We always have a few children’s CDs in the car and the boys’ current favourite is Puff the Magic Dragon. They adore that it’s a song about a dragon and can’t understand why the last verse always leaves me undone …
Dragons live forever but not so little boys
Painted wings and giant strings make way for other toys.
One sad night it happened, Jackie Paper came no more
And Puff that mighty dragon, he ceased his fearless roar.
His head was bent in sorrow, green scales fell like rain,
Puff no longer went to play along the cherry lane.
Without his life-long friend, puff could not be brave,
So Puff that mighty dragon sadly slipped into his cave. oh!
My tears never fail to fall along with Puff’s scales. The loss of childhood innocence, the end of magic and the absence of belief always leaves me heart broken.
I want it last forever – the childhood faith that impossible things happen every day and that our ordinary lives are sprinkled with magic. That the world is people with fairytale characters that leave money for teeth, chocolate at Easter and presents at Christmas. I still believe in Santa Claus.
At two and very nearly seven my boys remain believers but I have had questions from the eldest. We have skirted around the existence of the tooth fairy and Santa. I told my growing boy that he has a choice – he can believe in a world with Santa or he can believe in a world without Santa. I prefer to live in a place that leaves the door open to magic.
As a child I would watch dragon flies playing around our pond. If the light caught their wings in a certain way it was easy to imagine them as fairies. And in my child’s eye they were more fairy than fly. Mum would tell me that the small mushrooms that sprung up after the rain were tables and chairs used by the fairies at their parties. Even now, she is building a fairy garden for my boys. And for herself – because she had always believed. And that’s magical in itself. When adults don’t just weave stories for their children, but lose themselves in the fantasy.
There is a school of thought that Santa is a deceit that will eventually break your child’s heart. I see him as magic and kindness. One of the things that makes Christmas sparkle. I can leave the department store Santas and the blatant commercialisation. But the true Santa, the one who flies reindeer, brings joy to children and sprinkles the season with stardust, I love. And I will continue to believe.
In the now immortal words of the New York Sun in response to young Virginia’s doubts …
I am 8 years old. Some of my little friends say there is no Santa Claus. Papa says, “If you see it in The Sun, it’s so.” Please tell me the truth, is there a Santa Claus?
115 West Ninety Fifth Street
Virginia, your little friends are wrong. They have been affected by the skepticism of a skeptical age. They do not believe except they see. They think that nothing can be which is not comprehensible by their little minds. All minds, Virginia, whether they be men’s or children’s, are little. In this great universe of ours, man is a mere insect, an ant, in his intellect as compared with the boundless world about him, as measured by the intelligence capable of grasping the whole of truth and knowledge.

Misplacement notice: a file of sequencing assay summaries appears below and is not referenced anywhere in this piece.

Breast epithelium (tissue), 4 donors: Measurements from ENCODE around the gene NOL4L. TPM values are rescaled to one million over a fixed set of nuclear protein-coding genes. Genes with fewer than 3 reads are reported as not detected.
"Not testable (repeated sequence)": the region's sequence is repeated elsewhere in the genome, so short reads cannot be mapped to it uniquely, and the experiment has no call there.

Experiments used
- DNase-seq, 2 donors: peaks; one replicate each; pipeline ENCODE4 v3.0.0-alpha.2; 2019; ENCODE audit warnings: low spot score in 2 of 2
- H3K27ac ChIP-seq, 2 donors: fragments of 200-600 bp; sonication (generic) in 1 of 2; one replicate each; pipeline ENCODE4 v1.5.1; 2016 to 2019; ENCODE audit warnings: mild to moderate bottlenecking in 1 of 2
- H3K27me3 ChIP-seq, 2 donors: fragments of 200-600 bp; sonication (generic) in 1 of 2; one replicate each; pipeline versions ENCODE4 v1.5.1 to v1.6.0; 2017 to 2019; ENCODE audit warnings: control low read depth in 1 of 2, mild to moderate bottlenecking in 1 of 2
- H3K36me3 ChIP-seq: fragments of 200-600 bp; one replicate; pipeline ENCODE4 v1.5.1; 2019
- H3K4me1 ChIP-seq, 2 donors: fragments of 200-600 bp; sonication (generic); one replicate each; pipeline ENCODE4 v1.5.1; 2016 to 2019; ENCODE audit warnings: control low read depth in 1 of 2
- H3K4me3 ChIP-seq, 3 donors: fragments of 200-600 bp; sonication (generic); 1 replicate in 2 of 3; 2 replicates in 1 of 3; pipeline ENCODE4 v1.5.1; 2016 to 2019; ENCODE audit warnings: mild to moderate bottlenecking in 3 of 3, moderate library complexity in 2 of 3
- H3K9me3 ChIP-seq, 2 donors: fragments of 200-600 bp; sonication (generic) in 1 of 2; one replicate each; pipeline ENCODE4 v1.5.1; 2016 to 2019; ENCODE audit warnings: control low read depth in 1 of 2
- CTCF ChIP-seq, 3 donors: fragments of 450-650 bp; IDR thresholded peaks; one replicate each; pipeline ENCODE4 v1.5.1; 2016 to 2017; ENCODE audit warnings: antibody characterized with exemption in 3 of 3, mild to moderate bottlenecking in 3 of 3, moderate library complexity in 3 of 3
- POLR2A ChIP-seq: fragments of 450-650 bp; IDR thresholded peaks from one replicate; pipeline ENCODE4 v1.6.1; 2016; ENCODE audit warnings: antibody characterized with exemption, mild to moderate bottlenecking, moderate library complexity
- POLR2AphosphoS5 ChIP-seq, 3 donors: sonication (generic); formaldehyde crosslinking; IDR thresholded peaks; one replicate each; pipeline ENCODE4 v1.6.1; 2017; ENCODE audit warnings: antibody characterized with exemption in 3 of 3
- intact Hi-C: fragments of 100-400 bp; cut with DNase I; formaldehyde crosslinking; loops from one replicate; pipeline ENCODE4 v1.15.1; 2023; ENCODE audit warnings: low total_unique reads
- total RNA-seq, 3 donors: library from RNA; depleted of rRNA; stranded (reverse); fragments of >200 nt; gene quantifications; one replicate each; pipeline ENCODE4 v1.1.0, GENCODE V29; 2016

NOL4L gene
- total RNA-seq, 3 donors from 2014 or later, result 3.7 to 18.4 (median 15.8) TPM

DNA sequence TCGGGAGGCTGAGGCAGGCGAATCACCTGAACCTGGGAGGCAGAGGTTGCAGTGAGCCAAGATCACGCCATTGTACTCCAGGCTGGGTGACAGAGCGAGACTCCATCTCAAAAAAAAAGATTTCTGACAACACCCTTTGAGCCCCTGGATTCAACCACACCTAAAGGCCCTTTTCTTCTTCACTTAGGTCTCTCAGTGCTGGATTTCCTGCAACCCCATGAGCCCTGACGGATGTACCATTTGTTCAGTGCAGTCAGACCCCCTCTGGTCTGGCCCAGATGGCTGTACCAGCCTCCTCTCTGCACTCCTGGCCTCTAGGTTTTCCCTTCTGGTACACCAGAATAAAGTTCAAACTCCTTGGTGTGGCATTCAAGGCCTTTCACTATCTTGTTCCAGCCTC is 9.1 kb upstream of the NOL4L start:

Yes, Virginia, there is a Santa Claus. He exists as certainly as love and generosity and devotion exist, and you know that they abound and give to your life its highest beauty and joy. Alas! how dreary would be the world if there were no Santa Claus! It would be as dreary as if there were no Virginias. There would be no childlike faith then, no poetry, no romance to make tolerable this existence.
We should have no enjoyment, except in sense and sight. The external light with which childhood fills the world would be extinguished.
Not believe in Santa Claus! You might as well not believe in fairies. You might get your papa to hire men to watch in all the chimneys on Christmas Eve to catch Santa Claus, but even if you did not see Santa Claus coming down, what would that prove? Nobody sees Santa Claus, but that is no sign that there is no Santa Claus. The most real things in the world are those that neither children nor men can see. Did you ever see fairies dancing on the lawn? Of course not, but that’s no proof that they are not there. Nobody can conceive or imagine all the wonders there are unseen and unseeable in the world.
You tear apart the baby’s rattle and see what makes the noise inside, but there is a veil covering the unseen world which not the strongest man, nor even the united strength of all the strongest men that ever lived could tear apart. Only faith, poetry, love, romance, can push aside that curtain and view and picture the supernal beauty and glory beyond. Is it all real? Ah, Virginia, in all this world there is nothing else real and abiding.
No Santa Claus! Thank God! He lives and lives forever. A thousand years from now, Virginia, nay 10 times 10,000 years from now, he will continue to make glad the heart of childhood.
“Is There a Santa Claus?” reprinted from the September 21, 1897, number of The New York Sun.
In unrelated news, Santa might get me something to wear New Years Eve. But then again he might not. And I wanted something new to wear. As the credit card is well and truly exhausted, I am joining up with Andrea of Icadoo and Bron of Flat Bum Mum for a $30 outfit challenge. If you’re in the same boat and are keen to play along, we’d all love to see your bargain outfit posts.
I am sewing a new number but there are lots of ways to get a bargain outfit. Chain stores, after Christmas sales, outlets, up-cycle something you already have, swap with a friend or check out a thrift store (lots of people clean out at this time of year, so it’s a great option).